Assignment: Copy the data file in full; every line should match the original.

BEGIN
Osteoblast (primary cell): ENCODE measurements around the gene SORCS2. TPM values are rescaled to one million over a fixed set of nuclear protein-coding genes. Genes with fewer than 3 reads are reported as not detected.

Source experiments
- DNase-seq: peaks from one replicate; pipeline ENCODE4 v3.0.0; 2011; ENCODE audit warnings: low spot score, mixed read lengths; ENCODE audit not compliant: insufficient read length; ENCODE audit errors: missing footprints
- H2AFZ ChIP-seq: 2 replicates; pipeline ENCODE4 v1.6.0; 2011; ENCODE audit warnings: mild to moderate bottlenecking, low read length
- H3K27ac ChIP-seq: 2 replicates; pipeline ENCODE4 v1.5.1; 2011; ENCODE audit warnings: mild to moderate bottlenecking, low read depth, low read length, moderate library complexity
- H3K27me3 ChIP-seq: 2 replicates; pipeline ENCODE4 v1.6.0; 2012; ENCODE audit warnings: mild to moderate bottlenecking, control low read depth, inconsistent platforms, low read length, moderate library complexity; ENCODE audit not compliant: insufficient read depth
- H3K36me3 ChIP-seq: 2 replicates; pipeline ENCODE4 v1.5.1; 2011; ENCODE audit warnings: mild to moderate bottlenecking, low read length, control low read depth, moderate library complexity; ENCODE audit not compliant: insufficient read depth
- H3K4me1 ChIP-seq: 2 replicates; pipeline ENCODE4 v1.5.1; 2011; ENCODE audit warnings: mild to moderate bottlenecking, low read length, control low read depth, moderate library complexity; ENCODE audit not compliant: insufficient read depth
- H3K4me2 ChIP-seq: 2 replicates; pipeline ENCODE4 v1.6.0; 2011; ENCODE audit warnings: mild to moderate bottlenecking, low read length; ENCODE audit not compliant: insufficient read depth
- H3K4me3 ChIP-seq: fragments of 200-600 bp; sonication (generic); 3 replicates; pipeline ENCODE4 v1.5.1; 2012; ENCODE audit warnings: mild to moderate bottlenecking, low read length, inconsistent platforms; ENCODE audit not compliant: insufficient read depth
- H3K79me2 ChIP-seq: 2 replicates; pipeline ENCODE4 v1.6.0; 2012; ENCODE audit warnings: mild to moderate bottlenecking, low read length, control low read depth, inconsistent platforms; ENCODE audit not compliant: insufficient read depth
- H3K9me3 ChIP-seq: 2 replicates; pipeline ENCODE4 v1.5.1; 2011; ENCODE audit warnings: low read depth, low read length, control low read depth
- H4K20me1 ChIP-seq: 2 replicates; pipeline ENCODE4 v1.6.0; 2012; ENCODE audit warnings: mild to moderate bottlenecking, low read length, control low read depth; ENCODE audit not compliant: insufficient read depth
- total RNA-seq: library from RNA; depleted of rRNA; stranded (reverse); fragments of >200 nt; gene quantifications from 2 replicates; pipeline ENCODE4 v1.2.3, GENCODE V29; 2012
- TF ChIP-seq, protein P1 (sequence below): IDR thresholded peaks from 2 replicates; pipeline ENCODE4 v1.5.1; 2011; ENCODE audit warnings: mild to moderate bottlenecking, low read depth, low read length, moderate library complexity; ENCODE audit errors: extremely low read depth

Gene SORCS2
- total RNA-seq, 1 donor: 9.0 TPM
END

Osteoblast (primary cell): ENCODE measurements around the gene SORCS2. TPM values are rescaled to one million over a fixed set of nuclear protein-coding genes. Genes with fewer than 3 reads are reported as not detected.

Source experiments
- DNase-seq: peaks from one replicate; pipeline ENCODE4 v3.0.0; 2011; ENCODE audit warnings: low spot score, mixed read lengths; ENCODE audit not compliant: insufficient read length; ENCODE audit errors: missing footprints
- H2AFZ ChIP-seq: 2 replicates; pipeline ENCODE4 v1.6.0; 2011; ENCODE audit warnings: mild to moderate bottlenecking, low read length
- H3K27ac ChIP-seq: 2 replicates; pipeline ENCODE4 v1.5.1; 2011; ENCODE audit warnings: mild to moderate bottlenecking, low read depth, low read length, moderate library complexity
- H3K27me3 ChIP-seq: 2 replicates; pipeline ENCODE4 v1.6.0; 2012; ENCODE audit warnings: mild to moderate bottlenecking, control low read depth, inconsistent platforms, low read length, moderate library complexity; ENCODE audit not compliant: insufficient read depth
- H3K36me3 ChIP-seq: 2 replicates; pipeline ENCODE4 v1.5.1; 2011; ENCODE audit warnings: mild to moderate bottlenecking, low read length, control low read depth, moderate library complexity; ENCODE audit not compliant: insufficient read depth
- H3K4me1 ChIP-seq: 2 replicates; pipeline ENCODE4 v1.5.1; 2011; ENCODE audit warnings: mild to moderate bottlenecking, low read length, control low read depth, moderate library complexity; ENCODE audit not compliant: insufficient read depth
- H3K4me2 ChIP-seq: 2 replicates; pipeline ENCODE4 v1.6.0; 2011; ENCODE audit warnings: mild to moderate bottlenecking, low read length; ENCODE audit not compliant: insufficient read depth
- H3K4me3 ChIP-seq: fragments of 200-600 bp; sonication (generic); 3 replicates; pipeline ENCODE4 v1.5.1; 2012; ENCODE audit warnings: mild to moderate bottlenecking, low read length, inconsistent platforms; ENCODE audit not compliant: insufficient read depth
- H3K79me2 ChIP-seq: 2 replicates; pipeline ENCODE4 v1.6.0; 2012; ENCODE audit warnings: mild to moderate bottlenecking, low read length, control low read depth, inconsistent platforms; ENCODE audit not compliant: insufficient read depth
- H3K9me3 ChIP-seq: 2 replicates; pipeline ENCODE4 v1.5.1; 2011; ENCODE audit warnings: low read depth, low read length, control low read depth
- H4K20me1 ChIP-seq: 2 replicates; pipeline ENCODE4 v1.6.0; 2012; ENCODE audit warnings: mild to moderate bottlenecking, low read length, control low read depth; ENCODE audit not compliant: insufficient read depth
- total RNA-seq: library from RNA; depleted of rRNA; stranded (reverse); fragments of >200 nt; gene quantifications from 2 replicates; pipeline ENCODE4 v1.2.3, GENCODE V29; 2012
- TF ChIP-seq, protein P1 (sequence below): IDR thresholded peaks from 2 replicates; pipeline ENCODE4 v1.5.1; 2011; ENCODE audit warnings: mild to moderate bottlenecking, low read depth, low read length, moderate library complexity; ENCODE audit errors: extremely low read depth

Gene SORCS2
- total RNA-seq, 1 donor: 9.0 TPM